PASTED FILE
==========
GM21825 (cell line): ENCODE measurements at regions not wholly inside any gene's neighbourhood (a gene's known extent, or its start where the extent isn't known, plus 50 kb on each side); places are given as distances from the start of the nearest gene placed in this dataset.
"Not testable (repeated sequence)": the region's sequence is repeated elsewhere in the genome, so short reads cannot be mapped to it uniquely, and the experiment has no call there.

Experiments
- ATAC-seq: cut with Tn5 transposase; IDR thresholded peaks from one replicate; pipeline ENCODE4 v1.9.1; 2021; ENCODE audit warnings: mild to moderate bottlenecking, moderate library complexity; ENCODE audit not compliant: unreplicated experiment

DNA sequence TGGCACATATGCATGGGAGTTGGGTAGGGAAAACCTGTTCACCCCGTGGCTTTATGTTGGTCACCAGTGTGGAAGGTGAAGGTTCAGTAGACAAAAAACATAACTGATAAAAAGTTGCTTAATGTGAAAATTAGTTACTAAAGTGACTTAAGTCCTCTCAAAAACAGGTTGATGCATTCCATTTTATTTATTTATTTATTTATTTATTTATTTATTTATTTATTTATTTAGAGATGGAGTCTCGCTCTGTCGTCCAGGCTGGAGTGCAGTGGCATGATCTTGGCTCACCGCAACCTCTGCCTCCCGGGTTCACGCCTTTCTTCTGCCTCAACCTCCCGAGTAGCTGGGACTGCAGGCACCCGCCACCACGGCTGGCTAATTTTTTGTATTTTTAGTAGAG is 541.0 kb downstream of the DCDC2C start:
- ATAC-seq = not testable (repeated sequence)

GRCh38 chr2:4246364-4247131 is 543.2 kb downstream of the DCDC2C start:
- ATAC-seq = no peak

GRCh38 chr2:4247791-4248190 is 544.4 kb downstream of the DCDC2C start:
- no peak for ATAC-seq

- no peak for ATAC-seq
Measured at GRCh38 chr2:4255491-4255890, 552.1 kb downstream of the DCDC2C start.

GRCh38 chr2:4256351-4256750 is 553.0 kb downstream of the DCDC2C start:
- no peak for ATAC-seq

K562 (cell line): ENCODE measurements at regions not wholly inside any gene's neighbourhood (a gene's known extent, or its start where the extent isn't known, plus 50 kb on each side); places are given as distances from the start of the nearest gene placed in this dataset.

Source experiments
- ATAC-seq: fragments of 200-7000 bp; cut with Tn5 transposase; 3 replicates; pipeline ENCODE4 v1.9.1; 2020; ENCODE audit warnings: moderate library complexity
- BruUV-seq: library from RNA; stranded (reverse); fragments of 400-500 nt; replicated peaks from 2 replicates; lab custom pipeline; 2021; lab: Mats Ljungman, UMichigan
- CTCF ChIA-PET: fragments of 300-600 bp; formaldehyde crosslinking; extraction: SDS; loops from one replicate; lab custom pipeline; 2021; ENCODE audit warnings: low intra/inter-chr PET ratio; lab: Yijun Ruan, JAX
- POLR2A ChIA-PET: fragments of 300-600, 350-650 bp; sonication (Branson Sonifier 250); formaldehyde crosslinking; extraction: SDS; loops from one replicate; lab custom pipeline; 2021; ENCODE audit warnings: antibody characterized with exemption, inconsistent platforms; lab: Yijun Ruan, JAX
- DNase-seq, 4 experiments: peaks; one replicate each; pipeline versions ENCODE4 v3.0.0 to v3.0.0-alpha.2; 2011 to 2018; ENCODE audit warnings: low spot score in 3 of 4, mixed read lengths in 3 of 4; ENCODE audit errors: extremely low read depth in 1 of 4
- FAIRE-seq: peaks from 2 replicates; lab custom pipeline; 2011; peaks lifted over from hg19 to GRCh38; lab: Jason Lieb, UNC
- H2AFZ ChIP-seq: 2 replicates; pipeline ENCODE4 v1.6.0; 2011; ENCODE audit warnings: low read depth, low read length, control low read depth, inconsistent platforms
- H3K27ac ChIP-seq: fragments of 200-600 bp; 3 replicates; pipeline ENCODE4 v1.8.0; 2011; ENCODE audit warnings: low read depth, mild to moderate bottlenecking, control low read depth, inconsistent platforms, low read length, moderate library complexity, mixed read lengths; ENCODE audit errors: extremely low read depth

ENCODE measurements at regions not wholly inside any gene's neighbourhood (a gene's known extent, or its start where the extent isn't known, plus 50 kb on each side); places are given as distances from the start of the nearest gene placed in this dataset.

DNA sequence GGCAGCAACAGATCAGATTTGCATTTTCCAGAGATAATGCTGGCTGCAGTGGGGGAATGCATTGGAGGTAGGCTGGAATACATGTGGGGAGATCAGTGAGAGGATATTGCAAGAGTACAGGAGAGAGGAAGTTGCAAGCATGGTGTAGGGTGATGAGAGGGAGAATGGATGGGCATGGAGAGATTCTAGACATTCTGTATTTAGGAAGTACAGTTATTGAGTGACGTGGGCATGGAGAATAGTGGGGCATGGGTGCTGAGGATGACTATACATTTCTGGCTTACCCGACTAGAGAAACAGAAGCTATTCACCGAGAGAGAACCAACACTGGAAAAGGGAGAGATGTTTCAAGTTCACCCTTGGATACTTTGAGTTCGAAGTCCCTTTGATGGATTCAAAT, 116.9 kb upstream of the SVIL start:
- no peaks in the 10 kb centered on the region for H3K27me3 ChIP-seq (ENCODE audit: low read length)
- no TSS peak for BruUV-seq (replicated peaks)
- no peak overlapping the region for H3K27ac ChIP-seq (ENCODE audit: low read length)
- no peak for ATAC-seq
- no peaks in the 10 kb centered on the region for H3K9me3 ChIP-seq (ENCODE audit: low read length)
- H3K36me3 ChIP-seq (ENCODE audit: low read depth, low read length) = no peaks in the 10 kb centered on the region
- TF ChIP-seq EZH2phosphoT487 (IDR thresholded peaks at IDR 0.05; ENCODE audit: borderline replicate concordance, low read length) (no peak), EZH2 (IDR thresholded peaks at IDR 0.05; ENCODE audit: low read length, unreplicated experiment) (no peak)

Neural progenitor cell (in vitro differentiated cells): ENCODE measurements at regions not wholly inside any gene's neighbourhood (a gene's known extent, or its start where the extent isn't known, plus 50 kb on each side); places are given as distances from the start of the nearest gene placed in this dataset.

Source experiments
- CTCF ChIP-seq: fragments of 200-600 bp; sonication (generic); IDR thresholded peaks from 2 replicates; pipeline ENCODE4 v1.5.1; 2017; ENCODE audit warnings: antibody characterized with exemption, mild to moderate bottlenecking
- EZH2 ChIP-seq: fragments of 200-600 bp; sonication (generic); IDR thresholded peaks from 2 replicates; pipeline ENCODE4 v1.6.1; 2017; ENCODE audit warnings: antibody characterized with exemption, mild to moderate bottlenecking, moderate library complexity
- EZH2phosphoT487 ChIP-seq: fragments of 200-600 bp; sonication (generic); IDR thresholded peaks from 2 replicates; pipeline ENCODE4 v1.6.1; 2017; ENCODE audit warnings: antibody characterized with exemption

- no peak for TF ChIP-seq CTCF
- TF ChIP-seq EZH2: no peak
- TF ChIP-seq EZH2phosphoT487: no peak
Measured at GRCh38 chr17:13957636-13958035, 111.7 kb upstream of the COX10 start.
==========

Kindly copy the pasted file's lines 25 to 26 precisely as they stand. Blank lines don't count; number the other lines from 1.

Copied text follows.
ENCODE measurements at regions not wholly inside any gene's neighbourhood (a gene's known extent, or its start where the extent isn't known, plus 50 kb on each side); places are given as distances from the start of the nearest gene placed in this dataset.

DNA sequence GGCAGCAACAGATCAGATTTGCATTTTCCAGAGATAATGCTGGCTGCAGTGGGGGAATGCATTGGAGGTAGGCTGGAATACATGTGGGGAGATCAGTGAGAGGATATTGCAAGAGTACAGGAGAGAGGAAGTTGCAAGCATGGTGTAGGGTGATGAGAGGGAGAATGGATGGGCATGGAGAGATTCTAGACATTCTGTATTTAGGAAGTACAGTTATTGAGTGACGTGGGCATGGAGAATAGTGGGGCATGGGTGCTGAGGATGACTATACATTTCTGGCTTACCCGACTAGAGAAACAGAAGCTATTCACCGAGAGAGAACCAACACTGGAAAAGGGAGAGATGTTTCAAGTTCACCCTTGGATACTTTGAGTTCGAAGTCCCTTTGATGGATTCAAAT, 116.9 kb upstream of the SVIL start: